A militant group has claimed responsibility for a raid and bombing of a pro-government Syrian TV channel headquarters last week in which seven people were killed.
The U.S.-based SITE Intelligence Group, which follows jihadist websites, said late on Tuesday that the Al Nusra Front, a militant group, claimed it carried out the June 27 attack in a message posted on Islamist Internet forums.
SITE said that in the statement posted on June 30, Al Nusra said the raid on Ikhbariya was a reaction to the channel acting as a "striking arm" of President Bashar al-Assad's government.
"Let no one condemn us for this operation and say it is not proper to attack the media or media people, especially since we had already presented that this lying channel fights and may be even more effective than military power, and it was the one that was glorifying the tyrant day and night," the group said.
It was not possible to verify the claim from the militant group, which was unknown before it claimed responsibility for a series of bombings in Damascus and Aleppo that started in December.
Meanwhile, a meeting of Syria's splintered opposition in Cairo descended into scuffles and fistfights on Tuesday that dealt another blow to Western leaders seeking a unified front against Syrian President Bashar al-Assad.
The meeting failed to resolve many of the differences between the rival Syrian opposition groups, further complicating efforts to find a viable alternative to rule by Assad, whose forces have killed thousands of Syrian civilians and combatants.
A Syrian Kurdish group quit the meeting, provoking mayhem and cries of "scandal, scandal" from delegates. Women wept as men traded blows, and staff of the hotel used for the meeting hurriedly removed tables and chairs as the scuffles spread.
The outburst lasted only a few minutes, and some said it had been stage managed to get the Kurds on television.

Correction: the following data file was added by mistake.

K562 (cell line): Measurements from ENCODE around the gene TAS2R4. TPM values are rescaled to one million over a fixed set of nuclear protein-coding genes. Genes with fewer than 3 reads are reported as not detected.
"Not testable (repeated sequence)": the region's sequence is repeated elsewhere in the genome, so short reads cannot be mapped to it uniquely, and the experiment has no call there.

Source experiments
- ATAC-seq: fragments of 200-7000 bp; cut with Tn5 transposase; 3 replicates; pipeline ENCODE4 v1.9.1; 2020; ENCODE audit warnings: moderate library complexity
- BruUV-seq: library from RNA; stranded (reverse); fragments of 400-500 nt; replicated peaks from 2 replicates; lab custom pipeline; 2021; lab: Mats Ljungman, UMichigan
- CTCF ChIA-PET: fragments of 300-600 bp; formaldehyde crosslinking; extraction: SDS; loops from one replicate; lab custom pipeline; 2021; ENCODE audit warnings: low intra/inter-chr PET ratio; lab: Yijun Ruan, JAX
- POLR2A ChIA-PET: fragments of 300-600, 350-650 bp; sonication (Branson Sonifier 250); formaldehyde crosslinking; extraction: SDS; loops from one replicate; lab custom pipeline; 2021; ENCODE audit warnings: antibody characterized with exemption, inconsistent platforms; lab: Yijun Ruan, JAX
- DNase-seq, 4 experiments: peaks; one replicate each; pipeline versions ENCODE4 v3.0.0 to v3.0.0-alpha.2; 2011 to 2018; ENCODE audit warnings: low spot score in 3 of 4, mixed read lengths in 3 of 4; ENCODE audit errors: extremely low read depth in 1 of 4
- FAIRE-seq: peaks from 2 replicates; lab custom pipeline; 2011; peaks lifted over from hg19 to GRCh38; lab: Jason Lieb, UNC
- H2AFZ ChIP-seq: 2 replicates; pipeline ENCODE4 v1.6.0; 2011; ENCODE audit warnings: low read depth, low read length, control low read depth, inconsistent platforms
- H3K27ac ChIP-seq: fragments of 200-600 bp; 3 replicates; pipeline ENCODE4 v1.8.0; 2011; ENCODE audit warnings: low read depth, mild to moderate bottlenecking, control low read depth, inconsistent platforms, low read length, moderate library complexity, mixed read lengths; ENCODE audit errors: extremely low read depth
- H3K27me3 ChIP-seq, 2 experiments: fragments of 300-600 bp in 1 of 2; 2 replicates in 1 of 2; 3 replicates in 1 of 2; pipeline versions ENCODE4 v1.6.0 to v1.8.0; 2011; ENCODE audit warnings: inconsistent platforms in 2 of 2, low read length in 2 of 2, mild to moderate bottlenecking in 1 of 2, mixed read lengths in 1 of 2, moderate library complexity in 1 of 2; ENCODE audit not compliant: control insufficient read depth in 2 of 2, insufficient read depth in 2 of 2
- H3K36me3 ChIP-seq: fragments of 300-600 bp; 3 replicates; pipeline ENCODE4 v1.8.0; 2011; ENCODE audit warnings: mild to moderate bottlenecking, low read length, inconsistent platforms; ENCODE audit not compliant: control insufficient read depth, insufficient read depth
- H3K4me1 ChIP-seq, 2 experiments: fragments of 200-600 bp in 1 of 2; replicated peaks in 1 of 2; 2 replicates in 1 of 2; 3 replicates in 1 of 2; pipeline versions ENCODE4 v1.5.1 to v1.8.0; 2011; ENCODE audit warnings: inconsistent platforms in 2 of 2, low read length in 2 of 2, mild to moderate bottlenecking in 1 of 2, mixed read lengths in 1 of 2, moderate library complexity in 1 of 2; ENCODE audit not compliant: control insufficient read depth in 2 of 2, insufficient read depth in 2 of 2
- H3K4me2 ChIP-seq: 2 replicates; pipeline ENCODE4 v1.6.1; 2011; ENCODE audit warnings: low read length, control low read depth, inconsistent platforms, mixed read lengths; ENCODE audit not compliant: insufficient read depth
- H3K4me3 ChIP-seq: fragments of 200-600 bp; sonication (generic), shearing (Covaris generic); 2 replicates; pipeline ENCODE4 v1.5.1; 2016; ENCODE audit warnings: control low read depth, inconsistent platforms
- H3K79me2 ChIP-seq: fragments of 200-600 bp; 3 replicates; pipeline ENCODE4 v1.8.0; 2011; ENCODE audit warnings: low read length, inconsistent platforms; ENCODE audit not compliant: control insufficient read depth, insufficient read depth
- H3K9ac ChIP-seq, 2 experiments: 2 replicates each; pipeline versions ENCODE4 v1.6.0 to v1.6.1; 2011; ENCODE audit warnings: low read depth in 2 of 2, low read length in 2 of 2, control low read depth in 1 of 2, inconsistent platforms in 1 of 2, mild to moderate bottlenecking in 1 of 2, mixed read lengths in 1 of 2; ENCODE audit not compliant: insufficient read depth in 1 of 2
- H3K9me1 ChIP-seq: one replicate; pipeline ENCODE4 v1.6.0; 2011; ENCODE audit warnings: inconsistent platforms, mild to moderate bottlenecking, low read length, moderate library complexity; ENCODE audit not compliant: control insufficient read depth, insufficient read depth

Sixteen months into an uprising against Assad, the failure to rally Syria's disparate religious and ethnic groups behind a united leadership will make it more difficult to secure international recognition.
A final statement read by Syrian opposition leader Kamal Al-Labuany, said:
"All the attendees of the conference agreed that the political solution has to start by the fall of the regime represented in Bashar Al-Assad and the icons of his power and calls for an immediate halt of violence committed by the Syrian regime."
Reading from a one-page statement, he said the opposition groups agreed on the "importance of preserving civil peace and national unity".
Opposition leader Haitham al-Manah told Reuters that one of the points of disagreement was over authorities to be granted to a committee to act as a face of the opposition.
The divided opposition did discuss in broad terms what their nation should look like after Assad.
One of those principles was to have a new Syria governed as a "republican, democratic, civilian, pluralistic system".
A document on how to handle the transition from Assad's rule said his Baath party would be dissolved but everyone - provided they did not have "hands stained with blood" - would be allowed to help steer the country.
It also said a meeting should be held in Damascus to create a temporary legislative body and an interim government during the transition. It outlined actions to reform the army and to form a committee to investigate crimes against the Syrian people, such as massacres and political detentions.